N-acetylcysteine has been shown to lower blood pressure. In a study reported in the American Journal of Clinical Nutrition, a 4-week treatment of 1.8 g daily N-acetylcysteine in middle-aged men significantly lowered serum homocysteine—an independent risk factor for cardiovascular disease. The treatment also significantly decreased both systolic and diastolic blood pressure in all individuals, with a significant reduction of diastolic blood pressure in those with hyperlipidemia.


There is no single effective treatment for polycystic ovary syndrome (PCOS), but N-acetylcysteine may be able to help, according to a study published in Obstetrics and Gynecology International. In this meta-analysis of eight randomized clinical trials involving 910 women with PCOS, researchers found that women who took N-acetylcysteine had higher odds of ovulating, getting pregnant, and having a live birth compared with those taking placebo. However, N-acetylcysteine had no effect on rates of miscarriage, menstrual regulation, acne, hirsutism, body mass index, testosterone, insulin levels, or adverse events.


Oxidative stress is believed to play a central role in the pathogenesis of non-alcoholic fatty liver disease (NAFLD), so researchers have studied antioxidants for treating these patients. For instance, a randomized trial of 30 people with NAFLD showed that a 3-month regimen of N-acetylcysteine 600 mg twice daily lowered levels of ALT (alanine transaminase) and decreased the size of the spleen compared with participants taking vitamin C. 


N-acetylcysteine is one of the many agents researchers are investigating as a treatment for COVID-19. As noted in the beginning of this article, N-acetylcysteine boosts levels of glutathione, which decreases the production of proinflammatory cytokines. Given this, researchers hypothesized that early administration of antioxidants such as N-acetylcysteine could be used to combat the cytokine storm that presages acute respiratory distress syndrome (ARDS) in COVID-19 patients.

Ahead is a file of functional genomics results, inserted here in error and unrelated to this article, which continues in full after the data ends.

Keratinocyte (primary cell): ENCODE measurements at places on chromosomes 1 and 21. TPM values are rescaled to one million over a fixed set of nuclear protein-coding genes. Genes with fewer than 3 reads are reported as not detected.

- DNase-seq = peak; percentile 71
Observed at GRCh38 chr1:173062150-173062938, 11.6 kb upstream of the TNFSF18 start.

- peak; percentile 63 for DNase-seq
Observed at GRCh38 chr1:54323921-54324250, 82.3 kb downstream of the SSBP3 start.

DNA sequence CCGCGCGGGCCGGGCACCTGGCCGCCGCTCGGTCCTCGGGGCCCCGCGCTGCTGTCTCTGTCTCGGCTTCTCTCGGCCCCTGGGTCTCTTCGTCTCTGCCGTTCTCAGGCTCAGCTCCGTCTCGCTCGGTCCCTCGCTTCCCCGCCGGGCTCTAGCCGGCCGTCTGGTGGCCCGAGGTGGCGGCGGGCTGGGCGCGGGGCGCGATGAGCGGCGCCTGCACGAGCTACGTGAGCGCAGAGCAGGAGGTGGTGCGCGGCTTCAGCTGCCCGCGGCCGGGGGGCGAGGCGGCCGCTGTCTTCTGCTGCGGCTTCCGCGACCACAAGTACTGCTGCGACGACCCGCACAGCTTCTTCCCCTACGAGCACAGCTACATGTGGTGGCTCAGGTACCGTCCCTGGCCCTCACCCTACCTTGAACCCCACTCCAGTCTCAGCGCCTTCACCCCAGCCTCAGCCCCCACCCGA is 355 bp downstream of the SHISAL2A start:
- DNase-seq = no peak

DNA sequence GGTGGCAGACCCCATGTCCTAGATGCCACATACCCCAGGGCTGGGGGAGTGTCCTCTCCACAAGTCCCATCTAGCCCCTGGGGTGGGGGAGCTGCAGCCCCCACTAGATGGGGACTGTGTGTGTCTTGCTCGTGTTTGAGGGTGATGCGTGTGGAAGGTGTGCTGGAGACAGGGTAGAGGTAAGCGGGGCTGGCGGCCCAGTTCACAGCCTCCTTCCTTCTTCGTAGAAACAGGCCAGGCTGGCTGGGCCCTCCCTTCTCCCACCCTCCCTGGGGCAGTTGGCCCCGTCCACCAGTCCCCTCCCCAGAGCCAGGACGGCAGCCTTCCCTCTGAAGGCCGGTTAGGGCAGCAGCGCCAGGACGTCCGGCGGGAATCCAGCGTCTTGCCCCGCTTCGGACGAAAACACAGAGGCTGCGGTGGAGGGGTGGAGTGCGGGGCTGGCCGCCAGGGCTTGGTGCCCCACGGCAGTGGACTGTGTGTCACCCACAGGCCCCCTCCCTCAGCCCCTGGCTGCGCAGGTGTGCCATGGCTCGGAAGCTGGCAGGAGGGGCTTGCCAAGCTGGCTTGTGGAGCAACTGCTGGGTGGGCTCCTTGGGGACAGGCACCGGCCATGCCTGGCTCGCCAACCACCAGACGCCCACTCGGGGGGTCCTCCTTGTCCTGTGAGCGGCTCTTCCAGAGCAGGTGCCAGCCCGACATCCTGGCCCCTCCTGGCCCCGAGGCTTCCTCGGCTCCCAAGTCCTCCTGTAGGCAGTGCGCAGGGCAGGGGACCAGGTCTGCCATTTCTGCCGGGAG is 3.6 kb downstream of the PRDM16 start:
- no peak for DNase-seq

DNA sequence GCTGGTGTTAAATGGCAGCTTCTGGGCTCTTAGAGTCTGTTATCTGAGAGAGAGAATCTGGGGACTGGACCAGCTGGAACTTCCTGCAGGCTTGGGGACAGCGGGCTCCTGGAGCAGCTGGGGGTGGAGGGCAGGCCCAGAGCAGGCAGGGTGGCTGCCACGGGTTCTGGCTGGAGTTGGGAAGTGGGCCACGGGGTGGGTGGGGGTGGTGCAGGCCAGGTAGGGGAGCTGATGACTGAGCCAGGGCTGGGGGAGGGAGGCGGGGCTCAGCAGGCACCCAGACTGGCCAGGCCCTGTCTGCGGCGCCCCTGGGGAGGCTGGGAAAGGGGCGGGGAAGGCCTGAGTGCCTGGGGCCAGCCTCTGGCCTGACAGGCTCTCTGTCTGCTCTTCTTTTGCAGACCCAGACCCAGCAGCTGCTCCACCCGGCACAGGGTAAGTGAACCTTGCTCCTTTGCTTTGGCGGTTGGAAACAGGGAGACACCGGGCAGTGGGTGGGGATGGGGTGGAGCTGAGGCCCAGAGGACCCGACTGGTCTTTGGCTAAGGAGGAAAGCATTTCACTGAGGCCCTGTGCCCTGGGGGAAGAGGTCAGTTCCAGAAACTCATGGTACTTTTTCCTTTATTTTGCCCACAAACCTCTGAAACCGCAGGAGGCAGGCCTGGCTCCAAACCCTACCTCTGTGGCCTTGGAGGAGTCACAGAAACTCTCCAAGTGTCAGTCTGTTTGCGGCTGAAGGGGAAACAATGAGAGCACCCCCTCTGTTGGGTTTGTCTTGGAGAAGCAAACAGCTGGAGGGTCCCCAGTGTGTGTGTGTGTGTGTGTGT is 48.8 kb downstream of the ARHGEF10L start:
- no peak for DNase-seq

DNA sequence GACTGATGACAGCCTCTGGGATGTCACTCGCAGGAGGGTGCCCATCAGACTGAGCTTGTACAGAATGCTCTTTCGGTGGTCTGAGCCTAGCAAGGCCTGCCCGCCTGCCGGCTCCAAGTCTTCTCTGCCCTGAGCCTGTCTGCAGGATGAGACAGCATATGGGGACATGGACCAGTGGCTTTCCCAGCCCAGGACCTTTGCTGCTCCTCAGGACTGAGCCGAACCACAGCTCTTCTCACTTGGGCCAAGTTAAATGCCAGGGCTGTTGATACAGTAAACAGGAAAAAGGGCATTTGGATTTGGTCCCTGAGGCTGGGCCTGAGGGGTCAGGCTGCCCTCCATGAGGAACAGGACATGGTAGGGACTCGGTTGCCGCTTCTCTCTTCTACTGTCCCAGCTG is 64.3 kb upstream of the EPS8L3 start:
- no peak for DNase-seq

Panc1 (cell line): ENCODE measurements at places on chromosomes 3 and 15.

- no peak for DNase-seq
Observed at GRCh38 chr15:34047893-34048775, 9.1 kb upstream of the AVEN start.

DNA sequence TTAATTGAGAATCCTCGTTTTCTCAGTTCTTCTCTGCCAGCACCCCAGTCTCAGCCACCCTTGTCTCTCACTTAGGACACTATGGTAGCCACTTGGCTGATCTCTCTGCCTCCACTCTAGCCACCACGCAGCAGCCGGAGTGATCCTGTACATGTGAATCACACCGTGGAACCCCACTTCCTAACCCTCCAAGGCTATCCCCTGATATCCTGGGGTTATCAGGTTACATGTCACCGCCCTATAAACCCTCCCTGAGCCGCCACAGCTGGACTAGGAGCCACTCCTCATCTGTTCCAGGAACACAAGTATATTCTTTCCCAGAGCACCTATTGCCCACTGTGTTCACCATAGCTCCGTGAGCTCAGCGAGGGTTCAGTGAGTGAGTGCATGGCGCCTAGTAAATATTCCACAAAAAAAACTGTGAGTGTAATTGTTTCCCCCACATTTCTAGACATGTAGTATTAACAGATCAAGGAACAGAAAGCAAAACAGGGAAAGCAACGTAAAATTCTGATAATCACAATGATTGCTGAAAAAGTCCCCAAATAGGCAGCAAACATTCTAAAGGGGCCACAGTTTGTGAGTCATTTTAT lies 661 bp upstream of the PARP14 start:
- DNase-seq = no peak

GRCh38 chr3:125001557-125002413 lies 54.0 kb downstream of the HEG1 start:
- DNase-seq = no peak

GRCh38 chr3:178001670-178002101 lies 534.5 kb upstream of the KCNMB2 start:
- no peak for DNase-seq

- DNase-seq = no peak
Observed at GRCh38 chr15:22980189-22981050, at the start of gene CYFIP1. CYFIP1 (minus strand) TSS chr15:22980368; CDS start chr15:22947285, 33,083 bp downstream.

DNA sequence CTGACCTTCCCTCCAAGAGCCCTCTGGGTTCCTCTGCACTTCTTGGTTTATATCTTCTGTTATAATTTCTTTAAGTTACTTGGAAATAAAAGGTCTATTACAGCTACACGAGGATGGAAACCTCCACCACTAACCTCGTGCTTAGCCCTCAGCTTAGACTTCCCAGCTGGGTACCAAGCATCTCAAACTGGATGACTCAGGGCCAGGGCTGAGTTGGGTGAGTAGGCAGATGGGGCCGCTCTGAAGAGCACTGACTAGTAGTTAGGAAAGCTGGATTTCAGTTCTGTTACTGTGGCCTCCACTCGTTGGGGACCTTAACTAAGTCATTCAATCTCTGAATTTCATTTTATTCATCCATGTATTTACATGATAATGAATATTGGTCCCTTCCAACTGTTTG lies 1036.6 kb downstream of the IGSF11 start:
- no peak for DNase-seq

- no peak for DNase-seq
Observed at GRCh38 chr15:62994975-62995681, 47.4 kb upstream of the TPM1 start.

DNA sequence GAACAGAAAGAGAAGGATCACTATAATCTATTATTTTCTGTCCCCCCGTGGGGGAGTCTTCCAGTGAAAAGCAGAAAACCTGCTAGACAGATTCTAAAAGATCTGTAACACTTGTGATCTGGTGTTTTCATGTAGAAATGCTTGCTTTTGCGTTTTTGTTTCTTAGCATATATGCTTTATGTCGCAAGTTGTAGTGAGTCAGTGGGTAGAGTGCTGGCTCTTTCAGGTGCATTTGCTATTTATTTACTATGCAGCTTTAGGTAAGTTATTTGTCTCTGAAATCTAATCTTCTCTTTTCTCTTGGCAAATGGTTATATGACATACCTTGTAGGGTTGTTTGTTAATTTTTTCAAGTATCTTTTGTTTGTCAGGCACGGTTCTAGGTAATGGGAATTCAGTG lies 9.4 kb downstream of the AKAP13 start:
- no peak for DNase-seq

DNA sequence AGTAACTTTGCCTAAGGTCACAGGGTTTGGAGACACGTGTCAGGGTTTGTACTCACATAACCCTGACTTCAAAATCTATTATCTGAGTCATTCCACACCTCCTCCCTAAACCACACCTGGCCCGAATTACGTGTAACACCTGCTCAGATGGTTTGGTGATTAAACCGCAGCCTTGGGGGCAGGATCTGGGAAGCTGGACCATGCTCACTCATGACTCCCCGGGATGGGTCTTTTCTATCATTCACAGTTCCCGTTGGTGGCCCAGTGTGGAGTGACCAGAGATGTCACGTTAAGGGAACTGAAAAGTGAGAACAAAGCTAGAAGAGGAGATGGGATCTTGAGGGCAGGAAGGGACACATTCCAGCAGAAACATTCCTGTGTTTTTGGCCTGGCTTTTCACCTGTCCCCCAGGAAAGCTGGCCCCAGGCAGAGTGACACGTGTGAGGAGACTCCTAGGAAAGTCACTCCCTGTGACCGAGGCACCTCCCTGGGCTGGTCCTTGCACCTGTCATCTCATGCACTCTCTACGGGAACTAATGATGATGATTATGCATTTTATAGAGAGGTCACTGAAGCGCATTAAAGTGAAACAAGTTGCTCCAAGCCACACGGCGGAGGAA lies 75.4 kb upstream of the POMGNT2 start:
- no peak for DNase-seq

Other researchers have found that N-acetylcysteine has antiviral activity against a number of viruses. They noted that increased levels of glutathione reduce viral load by inhibiting viral replication, notably in H3N2 and H5N1 strains of influenza A. However, this indicates that N-acetylcysteine’s efficacy against viruses depends on the particular strain it faces. 

But wait, that’s not all

Three other important benefits of N-acetylcysteine are that it’s widely available over the counter, it’s inexpensive, and it’s safe and well-tolerated. 

Although N-acetylcysteine needs large clinical trials to really confirm whether it improves many of these conditions, it continues to be investigated for a myriad of health problems. Some of these include dermatologic conditions, neurodegenerative conditions like Alzheimer disease and dementia, and psychiatric disorders like obsessive-compulsive spectrum disorder and bipolar disorder. It’s also shown some promise in post-traumatic stress disorder and substance use disorders.